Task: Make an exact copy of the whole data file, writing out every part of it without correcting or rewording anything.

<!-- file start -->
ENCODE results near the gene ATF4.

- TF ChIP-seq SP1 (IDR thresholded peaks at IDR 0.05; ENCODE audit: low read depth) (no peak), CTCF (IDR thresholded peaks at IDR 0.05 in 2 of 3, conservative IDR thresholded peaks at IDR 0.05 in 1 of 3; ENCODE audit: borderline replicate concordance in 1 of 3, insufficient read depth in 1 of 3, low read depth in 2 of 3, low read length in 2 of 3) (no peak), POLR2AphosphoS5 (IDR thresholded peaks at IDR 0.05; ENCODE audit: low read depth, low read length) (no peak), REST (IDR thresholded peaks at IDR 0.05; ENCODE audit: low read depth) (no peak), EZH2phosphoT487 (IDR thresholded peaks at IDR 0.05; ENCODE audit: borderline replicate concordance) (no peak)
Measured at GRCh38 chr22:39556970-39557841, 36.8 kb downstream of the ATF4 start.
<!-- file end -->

ENCODE results near the gene ATF4.

- TF ChIP-seq SP1 (IDR thresholded peaks at IDR 0.05; ENCODE audit: low read depth) (no peak), CTCF (IDR thresholded peaks at IDR 0.05 in 2 of 3, conservative IDR thresholded peaks at IDR 0.05 in 1 of 3; ENCODE audit: borderline replicate concordance in 1 of 3, insufficient read depth in 1 of 3, low read depth in 2 of 3, low read length in 2 of 3) (no peak), POLR2AphosphoS5 (IDR thresholded peaks at IDR 0.05; ENCODE audit: low read depth, low read length) (no peak), REST (IDR thresholded peaks at IDR 0.05; ENCODE audit: low read depth) (no peak), EZH2phosphoT487 (IDR thresholded peaks at IDR 0.05; ENCODE audit: borderline replicate concordance) (no peak)
Measured at GRCh38 chr22:39556970-39557841, 36.8 kb downstream of the ATF4 start.